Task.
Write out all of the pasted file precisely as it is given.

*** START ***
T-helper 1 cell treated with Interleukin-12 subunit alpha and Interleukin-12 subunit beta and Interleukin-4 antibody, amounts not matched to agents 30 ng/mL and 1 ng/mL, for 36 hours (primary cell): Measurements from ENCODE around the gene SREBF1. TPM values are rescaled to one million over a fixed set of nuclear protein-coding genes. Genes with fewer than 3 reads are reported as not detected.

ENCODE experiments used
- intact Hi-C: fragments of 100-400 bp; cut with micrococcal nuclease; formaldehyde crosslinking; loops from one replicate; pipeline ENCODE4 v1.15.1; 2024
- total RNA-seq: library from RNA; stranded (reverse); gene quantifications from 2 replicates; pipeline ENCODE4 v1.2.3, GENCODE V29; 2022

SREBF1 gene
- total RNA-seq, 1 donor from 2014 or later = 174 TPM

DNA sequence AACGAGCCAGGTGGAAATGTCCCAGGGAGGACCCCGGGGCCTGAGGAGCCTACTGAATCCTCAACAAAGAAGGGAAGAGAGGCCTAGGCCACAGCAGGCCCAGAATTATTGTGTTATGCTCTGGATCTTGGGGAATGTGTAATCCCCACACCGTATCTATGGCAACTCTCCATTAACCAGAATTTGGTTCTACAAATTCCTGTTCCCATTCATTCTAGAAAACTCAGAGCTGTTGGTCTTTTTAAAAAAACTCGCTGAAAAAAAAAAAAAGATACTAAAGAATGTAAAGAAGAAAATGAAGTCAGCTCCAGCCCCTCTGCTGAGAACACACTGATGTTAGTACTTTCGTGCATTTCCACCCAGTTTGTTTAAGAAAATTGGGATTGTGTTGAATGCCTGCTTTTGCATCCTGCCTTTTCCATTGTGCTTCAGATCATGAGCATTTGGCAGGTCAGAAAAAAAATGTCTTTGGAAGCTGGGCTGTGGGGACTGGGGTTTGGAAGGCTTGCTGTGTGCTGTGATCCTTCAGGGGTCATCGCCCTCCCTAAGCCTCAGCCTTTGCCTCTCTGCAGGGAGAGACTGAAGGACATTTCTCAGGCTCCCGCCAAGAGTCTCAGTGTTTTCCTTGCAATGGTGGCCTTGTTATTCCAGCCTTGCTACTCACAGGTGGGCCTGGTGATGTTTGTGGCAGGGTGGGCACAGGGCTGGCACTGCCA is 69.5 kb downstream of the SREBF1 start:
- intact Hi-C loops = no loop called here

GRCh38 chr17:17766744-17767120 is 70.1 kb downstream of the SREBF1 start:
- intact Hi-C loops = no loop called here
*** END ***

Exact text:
T-helper 1 cell treated with Interleukin-12 subunit alpha and Interleukin-12 subunit beta and Interleukin-4 antibody, amounts not matched to agents 30 ng/mL and 1 ng/mL, for 36 hours (primary cell): Measurements from ENCODE around the gene SREBF1. TPM values are rescaled to one million over a fixed set of nuclear protein-coding genes. Genes with fewer than 3 reads are reported as not detected.

ENCODE experiments used
- intact Hi-C: fragments of 100-400 bp; cut with micrococcal nuclease; formaldehyde crosslinking; loops from one replicate; pipeline ENCODE4 v1.15.1; 2024
- total RNA-seq: library from RNA; stranded (reverse); gene quantifications from 2 replicates; pipeline ENCODE4 v1.2.3, GENCODE V29; 2022

SREBF1 gene
- total RNA-seq, 1 donor from 2014 or later = 174 TPM

DNA sequence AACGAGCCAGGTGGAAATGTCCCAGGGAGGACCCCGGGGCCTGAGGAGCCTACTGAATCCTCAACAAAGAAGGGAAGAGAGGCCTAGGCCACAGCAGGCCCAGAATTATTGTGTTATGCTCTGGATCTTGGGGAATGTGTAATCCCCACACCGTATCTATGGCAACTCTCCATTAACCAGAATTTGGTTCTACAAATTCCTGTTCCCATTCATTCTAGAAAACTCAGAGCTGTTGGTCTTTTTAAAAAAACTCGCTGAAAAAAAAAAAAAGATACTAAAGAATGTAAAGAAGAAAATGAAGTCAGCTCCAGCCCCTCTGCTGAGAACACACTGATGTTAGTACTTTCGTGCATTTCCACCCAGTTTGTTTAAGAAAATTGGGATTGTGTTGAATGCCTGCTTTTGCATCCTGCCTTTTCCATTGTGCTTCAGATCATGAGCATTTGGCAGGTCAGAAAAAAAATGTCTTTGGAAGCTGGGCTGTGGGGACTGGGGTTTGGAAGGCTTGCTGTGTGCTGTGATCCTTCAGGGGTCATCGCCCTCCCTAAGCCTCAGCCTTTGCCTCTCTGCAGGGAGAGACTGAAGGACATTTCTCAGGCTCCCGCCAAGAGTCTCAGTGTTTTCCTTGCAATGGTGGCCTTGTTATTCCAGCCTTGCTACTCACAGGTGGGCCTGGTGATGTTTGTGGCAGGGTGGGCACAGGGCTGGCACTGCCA is 69.5 kb downstream of the SREBF1 start:
- intact Hi-C loops = no loop called here

GRCh38 chr17:17766744-17767120 is 70.1 kb downstream of the SREBF1 start:
- intact Hi-C loops = no loop called here